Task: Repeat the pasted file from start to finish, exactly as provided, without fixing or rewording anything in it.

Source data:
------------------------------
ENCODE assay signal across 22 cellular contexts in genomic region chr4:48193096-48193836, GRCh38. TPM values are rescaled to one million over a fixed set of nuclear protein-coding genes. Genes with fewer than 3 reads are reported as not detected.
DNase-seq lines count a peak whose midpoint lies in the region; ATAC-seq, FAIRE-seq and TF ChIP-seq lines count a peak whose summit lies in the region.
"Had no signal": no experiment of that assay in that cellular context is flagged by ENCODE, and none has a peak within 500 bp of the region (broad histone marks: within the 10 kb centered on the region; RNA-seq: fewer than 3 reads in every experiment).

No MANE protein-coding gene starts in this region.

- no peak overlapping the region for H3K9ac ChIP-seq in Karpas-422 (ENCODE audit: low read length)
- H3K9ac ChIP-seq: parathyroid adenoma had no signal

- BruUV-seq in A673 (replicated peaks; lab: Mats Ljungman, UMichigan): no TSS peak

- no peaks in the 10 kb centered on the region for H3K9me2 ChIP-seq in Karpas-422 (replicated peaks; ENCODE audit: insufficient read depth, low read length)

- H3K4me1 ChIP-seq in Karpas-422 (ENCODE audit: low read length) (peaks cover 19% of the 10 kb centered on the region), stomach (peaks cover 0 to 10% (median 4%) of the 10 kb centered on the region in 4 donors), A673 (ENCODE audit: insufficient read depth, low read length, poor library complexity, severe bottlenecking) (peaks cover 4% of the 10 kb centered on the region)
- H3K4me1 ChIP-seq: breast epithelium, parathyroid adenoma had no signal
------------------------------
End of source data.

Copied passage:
ENCODE assay signal across 22 cellular contexts in genomic region chr4:48193096-48193836, GRCh38. TPM values are rescaled to one million over a fixed set of nuclear protein-coding genes. Genes with fewer than 3 reads are reported as not detected.
DNase-seq lines count a peak whose midpoint lies in the region; ATAC-seq, FAIRE-seq and TF ChIP-seq lines count a peak whose summit lies in the region.
"Had no signal": no experiment of that assay in that cellular context is flagged by ENCODE, and none has a peak within 500 bp of the region (broad histone marks: within the 10 kb centered on the region; RNA-seq: fewer than 3 reads in every experiment).

No MANE protein-coding gene starts in this region.

- no peak overlapping the region for H3K9ac ChIP-seq in Karpas-422 (ENCODE audit: low read length)
- H3K9ac ChIP-seq: parathyroid adenoma had no signal

- BruUV-seq in A673 (replicated peaks; lab: Mats Ljungman, UMichigan): no TSS peak

- no peaks in the 10 kb centered on the region for H3K9me2 ChIP-seq in Karpas-422 (replicated peaks; ENCODE audit: insufficient read depth, low read length)

- H3K4me1 ChIP-seq in Karpas-422 (ENCODE audit: low read length) (peaks cover 19% of the 10 kb centered on the region), stomach (peaks cover 0 to 10% (median 4%) of the 10 kb centered on the region in 4 donors), A673 (ENCODE audit: insufficient read depth, low read length, poor library complexity, severe bottlenecking) (peaks cover 4% of the 10 kb centered on the region)
- H3K4me1 ChIP-seq: breast epithelium, parathyroid adenoma had no signal